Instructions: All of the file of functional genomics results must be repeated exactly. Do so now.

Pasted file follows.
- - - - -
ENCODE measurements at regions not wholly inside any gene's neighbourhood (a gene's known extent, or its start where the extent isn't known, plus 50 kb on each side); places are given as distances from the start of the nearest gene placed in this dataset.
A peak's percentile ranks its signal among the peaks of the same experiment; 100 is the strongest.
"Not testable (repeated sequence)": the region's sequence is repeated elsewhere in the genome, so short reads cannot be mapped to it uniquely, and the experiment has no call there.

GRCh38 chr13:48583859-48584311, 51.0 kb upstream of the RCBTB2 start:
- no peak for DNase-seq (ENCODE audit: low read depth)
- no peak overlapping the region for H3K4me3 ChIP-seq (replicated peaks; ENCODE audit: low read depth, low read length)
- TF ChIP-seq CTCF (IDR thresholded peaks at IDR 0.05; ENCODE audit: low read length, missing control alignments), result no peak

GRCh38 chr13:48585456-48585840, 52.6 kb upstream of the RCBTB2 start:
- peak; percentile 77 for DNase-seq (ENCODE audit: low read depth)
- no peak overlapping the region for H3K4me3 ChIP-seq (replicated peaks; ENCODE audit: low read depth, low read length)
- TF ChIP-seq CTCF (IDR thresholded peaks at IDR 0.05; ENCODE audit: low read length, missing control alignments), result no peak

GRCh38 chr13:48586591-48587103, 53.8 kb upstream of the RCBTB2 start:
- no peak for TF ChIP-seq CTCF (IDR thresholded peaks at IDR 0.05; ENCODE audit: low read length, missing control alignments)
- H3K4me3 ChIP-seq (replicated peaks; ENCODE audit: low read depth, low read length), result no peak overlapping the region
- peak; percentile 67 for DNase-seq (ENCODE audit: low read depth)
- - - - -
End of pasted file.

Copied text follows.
ENCODE measurements at regions not wholly inside any gene's neighbourhood (a gene's known extent, or its start where the extent isn't known, plus 50 kb on each side); places are given as distances from the start of the nearest gene placed in this dataset.
A peak's percentile ranks its signal among the peaks of the same experiment; 100 is the strongest.
"Not testable (repeated sequence)": the region's sequence is repeated elsewhere in the genome, so short reads cannot be mapped to it uniquely, and the experiment has no call there.

GRCh38 chr13:48583859-48584311, 51.0 kb upstream of the RCBTB2 start:
- no peak for DNase-seq (ENCODE audit: low read depth)
- no peak overlapping the region for H3K4me3 ChIP-seq (replicated peaks; ENCODE audit: low read depth, low read length)
- TF ChIP-seq CTCF (IDR thresholded peaks at IDR 0.05; ENCODE audit: low read length, missing control alignments), result no peak

GRCh38 chr13:48585456-48585840, 52.6 kb upstream of the RCBTB2 start:
- peak; percentile 77 for DNase-seq (ENCODE audit: low read depth)
- no peak overlapping the region for H3K4me3 ChIP-seq (replicated peaks; ENCODE audit: low read depth, low read length)
- TF ChIP-seq CTCF (IDR thresholded peaks at IDR 0.05; ENCODE audit: low read length, missing control alignments), result no peak

GRCh38 chr13:48586591-48587103, 53.8 kb upstream of the RCBTB2 start:
- no peak for TF ChIP-seq CTCF (IDR thresholded peaks at IDR 0.05; ENCODE audit: low read length, missing control alignments)
- H3K4me3 ChIP-seq (replicated peaks; ENCODE audit: low read depth, low read length), result no peak overlapping the region
- peak; percentile 67 for DNase-seq (ENCODE audit: low read depth)